Gen Z and Millennials, according to Whoopi Goldberg, are unable to climb the housing ladder because they only want to work 4 hours a day.
The O.C. and Hart of Dixie star made remarks about examining the sexual background of possible love partners, which drew criticism from Whoopi Goldberg on The View.
Bilson then had a conversation with EW to clarify the situation. As a longtime fan of Whoopi, I must admit that I was alarmed to see in the tagline that she took issue with something I had said, Bilson tells EW.
Whoopi shared a message on X regarding an episode of The View:
The Oscar-winning Ghost star, 67, responded to a clipped segment of Bilson’s Broad Ideas podcast in which the 42-year-old said—and then quickly walked back—that she would find a potential boyfriend’s lack of sexual experience a little weird if he was in his forties on the ABC talk show, which Bilson claims she has not watched in full.
Bilson goes into further detail, referencing an earlier incident on Broad Ideas in which she acknowledged that it was not “fair” for her to analyze someone’s sexual life.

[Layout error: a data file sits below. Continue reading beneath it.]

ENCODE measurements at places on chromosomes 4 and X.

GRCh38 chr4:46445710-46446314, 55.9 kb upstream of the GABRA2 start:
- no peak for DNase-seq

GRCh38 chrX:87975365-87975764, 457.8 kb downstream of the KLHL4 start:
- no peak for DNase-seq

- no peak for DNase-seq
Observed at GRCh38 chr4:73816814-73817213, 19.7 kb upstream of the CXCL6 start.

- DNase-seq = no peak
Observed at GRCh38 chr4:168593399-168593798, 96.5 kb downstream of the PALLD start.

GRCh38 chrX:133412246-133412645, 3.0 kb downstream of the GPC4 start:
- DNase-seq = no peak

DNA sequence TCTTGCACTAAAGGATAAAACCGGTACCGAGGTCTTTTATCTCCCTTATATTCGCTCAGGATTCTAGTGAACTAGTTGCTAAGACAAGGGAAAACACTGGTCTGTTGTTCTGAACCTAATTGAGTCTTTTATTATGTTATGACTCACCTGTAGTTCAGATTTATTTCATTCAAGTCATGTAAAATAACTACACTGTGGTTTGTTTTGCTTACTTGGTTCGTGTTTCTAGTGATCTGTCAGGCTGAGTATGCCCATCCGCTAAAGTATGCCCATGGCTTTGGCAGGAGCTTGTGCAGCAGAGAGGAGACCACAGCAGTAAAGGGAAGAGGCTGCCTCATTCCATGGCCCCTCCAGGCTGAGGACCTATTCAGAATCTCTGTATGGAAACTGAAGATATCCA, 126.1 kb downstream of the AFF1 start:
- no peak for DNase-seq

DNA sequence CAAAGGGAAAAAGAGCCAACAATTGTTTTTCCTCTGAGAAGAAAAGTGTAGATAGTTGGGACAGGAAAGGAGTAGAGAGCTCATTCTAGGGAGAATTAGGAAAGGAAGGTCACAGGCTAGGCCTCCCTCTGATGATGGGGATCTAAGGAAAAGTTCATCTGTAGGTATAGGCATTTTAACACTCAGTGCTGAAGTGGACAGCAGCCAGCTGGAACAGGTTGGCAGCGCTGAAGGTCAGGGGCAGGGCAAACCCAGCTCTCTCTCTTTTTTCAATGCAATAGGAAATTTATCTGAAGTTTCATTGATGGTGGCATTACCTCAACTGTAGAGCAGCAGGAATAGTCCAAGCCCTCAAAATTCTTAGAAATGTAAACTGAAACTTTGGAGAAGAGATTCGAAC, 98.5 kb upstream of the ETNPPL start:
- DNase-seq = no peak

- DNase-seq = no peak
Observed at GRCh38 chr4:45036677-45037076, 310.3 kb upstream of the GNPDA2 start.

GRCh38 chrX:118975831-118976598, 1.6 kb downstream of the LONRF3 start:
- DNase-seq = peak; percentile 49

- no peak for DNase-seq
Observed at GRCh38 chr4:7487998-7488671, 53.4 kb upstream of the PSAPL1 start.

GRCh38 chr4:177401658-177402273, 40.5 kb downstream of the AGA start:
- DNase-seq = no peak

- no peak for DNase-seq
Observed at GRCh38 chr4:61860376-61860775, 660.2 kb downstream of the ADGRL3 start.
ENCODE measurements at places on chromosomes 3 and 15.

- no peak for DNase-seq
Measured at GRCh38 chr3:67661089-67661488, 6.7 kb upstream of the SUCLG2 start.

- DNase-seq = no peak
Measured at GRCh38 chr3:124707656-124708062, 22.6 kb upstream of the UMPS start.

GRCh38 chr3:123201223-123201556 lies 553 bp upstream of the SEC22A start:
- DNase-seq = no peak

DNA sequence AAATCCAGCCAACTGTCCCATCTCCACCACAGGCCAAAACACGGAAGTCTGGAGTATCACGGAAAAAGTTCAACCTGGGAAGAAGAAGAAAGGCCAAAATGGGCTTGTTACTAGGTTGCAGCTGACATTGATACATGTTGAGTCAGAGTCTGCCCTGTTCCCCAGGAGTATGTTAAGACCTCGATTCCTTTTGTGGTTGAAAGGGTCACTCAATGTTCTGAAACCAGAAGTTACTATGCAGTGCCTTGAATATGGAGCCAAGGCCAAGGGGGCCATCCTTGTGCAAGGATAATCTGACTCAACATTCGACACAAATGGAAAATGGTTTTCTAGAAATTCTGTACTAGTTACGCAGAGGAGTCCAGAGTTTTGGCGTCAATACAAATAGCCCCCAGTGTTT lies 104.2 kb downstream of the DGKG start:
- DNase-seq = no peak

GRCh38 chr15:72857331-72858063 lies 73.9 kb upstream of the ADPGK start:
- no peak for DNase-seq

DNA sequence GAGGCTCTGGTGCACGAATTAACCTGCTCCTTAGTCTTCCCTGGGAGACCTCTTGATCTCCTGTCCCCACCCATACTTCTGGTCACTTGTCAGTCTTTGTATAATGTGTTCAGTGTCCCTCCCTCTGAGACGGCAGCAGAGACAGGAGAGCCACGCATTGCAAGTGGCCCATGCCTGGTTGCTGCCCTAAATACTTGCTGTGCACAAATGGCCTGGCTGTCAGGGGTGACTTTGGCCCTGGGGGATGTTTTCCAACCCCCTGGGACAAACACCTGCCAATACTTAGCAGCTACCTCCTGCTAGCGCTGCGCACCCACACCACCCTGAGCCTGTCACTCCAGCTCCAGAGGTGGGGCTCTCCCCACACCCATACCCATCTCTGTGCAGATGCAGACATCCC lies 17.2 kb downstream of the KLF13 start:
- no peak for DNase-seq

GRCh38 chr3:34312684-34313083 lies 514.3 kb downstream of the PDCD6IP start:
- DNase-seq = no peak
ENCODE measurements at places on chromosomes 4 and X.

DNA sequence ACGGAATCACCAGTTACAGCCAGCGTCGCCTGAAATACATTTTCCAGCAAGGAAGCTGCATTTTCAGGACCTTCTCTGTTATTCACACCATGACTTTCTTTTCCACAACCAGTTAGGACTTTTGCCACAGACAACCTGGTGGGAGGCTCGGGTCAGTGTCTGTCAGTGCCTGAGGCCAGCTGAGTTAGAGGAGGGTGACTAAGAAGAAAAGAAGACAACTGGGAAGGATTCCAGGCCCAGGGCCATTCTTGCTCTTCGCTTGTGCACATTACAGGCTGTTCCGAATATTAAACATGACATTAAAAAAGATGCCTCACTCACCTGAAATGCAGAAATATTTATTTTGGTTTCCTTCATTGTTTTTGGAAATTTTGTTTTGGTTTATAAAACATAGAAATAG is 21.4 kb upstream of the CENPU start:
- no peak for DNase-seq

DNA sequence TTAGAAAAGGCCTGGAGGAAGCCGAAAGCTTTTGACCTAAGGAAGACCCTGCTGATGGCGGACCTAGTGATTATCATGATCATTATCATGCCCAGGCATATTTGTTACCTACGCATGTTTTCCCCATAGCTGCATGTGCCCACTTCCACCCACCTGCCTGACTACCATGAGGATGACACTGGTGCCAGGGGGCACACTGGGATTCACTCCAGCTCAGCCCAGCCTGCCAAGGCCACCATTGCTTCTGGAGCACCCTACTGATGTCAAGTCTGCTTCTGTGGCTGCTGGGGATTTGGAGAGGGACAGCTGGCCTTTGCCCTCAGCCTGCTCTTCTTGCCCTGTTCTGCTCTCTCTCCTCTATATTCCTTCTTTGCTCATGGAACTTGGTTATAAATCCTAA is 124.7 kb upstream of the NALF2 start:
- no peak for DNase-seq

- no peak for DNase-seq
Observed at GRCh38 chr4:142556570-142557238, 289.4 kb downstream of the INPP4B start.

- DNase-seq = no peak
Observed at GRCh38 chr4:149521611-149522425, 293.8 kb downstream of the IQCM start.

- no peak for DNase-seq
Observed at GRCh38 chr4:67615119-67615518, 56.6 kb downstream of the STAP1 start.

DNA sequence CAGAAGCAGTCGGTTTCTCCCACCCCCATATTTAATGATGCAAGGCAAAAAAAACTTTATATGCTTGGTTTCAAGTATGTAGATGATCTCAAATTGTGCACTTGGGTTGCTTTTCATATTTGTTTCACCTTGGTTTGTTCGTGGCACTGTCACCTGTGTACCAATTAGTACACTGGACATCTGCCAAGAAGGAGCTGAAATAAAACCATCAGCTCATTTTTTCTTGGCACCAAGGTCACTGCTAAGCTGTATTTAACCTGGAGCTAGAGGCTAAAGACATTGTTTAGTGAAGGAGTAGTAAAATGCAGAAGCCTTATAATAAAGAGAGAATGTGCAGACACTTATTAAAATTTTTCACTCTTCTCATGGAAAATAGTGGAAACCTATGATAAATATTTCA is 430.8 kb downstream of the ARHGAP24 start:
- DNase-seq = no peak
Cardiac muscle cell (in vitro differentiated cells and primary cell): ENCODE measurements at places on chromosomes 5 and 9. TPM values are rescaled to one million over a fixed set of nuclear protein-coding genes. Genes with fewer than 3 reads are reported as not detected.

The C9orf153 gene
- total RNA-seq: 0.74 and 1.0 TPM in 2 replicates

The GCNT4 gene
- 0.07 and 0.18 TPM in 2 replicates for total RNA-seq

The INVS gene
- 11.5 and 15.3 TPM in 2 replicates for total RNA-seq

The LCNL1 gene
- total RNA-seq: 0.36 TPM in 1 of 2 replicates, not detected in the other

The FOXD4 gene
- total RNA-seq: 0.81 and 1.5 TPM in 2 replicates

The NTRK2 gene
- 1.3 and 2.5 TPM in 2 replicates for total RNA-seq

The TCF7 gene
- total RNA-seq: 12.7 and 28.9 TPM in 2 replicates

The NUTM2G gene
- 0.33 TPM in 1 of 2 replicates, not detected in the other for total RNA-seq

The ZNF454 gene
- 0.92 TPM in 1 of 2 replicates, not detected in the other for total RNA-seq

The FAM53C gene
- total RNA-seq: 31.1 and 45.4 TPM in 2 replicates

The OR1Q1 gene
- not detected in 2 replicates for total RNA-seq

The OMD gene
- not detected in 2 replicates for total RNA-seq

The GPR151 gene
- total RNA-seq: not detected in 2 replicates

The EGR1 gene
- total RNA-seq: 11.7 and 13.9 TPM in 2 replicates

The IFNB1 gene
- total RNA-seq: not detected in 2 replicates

Bilson continues, saying that she felt the podcast conversation as a whole was not covered on the show, which is why she felt compelled to address Goldberg’s remarks.
When EW asked for comment, representatives for Goldberg and The View did not get back to us right away.
In the previously mentioned Broad Ideas episode, Allen asked Bilson how she felt about a potential love interest’s past sexual experiences and whether or not it mattered to her to know a higher or lower number when choosing a partner.
Whoopi, A little history
Whoopi Goldberg, whose real name is Caryn Elaine Johnson, is an American actress, comedian, writer, and television personality. Her birthday is November 13, 1955.
She is one of the eighteen entertainers to win the EGOT, which consists of an Emmy, a Grammy, an Academy Award, and a Tony Award. She has received many honors.
The Mark Twain Prize for American Humor was awarded to Whoopi in 2001.
Goldberg debuted on stage in 1983 with her solo Spook Show, which ran on Broadway as Whoopi Goldberg from 1984 to 1985.
Her breakthrough performance came in Steven Spielberg’s period drama The Color Purple in 1985, where she played a mistreated woman named Celie in the Deep South.
For this role, she was awarded the Golden Globe for Best Actress in a Motion Picture—Drama.